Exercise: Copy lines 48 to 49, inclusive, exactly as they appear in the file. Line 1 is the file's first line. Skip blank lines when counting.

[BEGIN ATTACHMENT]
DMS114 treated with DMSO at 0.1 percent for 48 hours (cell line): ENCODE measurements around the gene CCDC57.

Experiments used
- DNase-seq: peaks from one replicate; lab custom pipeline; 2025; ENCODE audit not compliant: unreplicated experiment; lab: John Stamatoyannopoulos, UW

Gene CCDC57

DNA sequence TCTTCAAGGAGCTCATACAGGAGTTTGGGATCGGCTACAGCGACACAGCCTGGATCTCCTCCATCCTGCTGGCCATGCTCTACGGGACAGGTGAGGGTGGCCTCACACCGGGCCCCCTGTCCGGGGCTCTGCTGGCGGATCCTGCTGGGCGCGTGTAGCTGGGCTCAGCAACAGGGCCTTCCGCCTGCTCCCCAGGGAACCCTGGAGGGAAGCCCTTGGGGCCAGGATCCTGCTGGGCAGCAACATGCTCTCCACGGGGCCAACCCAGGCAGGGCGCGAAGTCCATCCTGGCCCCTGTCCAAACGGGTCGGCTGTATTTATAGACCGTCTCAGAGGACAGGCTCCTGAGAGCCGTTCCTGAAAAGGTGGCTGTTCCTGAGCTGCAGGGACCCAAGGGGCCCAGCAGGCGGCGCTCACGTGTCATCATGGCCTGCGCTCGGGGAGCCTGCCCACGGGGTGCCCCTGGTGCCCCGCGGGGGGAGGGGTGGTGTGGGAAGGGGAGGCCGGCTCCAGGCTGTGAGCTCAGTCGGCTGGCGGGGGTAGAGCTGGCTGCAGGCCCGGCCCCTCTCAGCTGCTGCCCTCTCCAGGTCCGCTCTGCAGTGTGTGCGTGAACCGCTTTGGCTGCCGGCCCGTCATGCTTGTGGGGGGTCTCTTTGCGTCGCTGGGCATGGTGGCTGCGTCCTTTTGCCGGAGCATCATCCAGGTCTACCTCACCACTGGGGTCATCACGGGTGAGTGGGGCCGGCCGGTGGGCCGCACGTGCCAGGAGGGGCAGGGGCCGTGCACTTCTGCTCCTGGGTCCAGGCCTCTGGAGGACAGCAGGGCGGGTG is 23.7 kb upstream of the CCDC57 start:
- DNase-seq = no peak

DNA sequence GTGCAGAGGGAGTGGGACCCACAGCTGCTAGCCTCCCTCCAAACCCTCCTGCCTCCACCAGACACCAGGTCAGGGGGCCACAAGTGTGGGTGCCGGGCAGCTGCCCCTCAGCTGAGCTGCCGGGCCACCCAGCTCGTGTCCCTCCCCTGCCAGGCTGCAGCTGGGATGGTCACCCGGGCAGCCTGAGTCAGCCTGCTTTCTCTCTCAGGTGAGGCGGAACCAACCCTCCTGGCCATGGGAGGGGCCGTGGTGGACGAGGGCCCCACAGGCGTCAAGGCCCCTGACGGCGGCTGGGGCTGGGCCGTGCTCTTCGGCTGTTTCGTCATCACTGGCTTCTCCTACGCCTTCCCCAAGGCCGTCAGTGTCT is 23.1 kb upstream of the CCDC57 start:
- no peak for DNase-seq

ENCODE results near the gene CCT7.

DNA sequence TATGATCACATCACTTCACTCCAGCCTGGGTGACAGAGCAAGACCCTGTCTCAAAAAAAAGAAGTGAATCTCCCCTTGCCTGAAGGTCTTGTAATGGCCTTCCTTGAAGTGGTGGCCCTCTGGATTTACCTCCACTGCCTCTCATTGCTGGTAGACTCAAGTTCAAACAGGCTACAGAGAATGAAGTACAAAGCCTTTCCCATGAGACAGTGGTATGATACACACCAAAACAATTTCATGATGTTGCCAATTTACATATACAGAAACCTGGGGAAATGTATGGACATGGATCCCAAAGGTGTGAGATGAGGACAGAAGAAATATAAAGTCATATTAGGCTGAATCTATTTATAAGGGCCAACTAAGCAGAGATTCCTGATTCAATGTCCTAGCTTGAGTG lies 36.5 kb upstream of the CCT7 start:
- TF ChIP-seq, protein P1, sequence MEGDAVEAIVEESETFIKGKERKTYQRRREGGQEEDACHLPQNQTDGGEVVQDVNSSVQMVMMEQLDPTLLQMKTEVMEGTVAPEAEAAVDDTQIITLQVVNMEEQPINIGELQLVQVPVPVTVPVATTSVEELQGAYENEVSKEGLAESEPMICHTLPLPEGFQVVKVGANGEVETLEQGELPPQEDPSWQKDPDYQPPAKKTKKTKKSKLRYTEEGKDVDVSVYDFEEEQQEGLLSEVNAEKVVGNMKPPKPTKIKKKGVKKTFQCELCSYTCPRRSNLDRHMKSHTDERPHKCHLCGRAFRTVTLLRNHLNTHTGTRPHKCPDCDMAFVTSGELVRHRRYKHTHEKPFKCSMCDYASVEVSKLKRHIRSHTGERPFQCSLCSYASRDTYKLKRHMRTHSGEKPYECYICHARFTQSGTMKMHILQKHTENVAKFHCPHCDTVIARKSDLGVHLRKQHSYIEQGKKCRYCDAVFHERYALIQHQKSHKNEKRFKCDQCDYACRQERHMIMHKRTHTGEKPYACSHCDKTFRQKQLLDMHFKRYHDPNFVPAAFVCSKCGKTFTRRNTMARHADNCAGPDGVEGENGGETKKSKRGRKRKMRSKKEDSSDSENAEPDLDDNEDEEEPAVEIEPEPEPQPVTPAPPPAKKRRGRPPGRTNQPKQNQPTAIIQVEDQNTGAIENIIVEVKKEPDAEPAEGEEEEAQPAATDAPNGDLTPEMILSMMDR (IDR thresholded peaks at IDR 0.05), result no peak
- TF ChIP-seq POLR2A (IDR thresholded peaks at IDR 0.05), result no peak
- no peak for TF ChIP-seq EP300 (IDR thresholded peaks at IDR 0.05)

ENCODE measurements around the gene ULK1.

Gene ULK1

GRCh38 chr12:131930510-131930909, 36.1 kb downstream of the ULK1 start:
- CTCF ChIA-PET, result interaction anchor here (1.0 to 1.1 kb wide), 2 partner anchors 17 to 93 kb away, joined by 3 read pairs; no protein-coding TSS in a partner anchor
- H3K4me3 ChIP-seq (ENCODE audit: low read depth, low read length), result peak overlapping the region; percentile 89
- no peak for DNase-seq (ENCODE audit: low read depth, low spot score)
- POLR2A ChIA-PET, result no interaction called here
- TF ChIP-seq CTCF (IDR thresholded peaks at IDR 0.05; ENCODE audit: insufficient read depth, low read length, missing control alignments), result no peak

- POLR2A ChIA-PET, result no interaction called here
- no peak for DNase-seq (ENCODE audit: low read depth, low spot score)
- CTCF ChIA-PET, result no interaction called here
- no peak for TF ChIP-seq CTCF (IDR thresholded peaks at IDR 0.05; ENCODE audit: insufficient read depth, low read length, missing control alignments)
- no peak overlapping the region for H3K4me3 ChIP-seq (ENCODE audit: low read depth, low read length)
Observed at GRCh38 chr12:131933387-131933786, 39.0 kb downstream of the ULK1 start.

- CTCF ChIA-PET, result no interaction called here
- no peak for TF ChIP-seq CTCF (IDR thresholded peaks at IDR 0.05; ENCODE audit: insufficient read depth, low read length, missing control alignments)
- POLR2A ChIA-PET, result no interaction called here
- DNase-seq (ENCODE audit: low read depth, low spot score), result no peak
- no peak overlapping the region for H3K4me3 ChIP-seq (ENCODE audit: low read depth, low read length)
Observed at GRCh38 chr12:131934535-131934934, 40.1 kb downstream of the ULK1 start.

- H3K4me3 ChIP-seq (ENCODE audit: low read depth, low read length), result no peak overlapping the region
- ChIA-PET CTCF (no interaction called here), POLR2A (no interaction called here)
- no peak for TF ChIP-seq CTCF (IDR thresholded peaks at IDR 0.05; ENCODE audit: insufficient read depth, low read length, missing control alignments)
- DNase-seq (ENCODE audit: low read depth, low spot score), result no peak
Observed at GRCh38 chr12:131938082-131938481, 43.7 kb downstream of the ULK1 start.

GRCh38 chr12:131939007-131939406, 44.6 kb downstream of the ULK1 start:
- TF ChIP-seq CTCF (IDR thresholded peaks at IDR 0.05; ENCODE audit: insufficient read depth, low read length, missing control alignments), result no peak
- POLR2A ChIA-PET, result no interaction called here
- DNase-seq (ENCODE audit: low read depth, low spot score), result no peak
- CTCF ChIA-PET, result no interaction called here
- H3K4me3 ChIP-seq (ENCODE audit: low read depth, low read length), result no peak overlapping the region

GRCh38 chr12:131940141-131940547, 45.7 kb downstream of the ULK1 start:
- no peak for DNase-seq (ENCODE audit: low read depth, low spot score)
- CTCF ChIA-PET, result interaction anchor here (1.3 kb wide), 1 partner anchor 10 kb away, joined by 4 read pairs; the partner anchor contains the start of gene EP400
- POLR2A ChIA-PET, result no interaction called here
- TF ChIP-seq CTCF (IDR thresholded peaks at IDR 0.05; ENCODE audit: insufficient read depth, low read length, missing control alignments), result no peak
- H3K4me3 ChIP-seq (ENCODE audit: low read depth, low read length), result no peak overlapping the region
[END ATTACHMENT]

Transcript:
- POLR2A ChIA-PET, result no interaction called here
- TF ChIP-seq CTCF (IDR thresholded peaks at IDR 0.05; ENCODE audit: insufficient read depth, low read length, missing control alignments), result no peak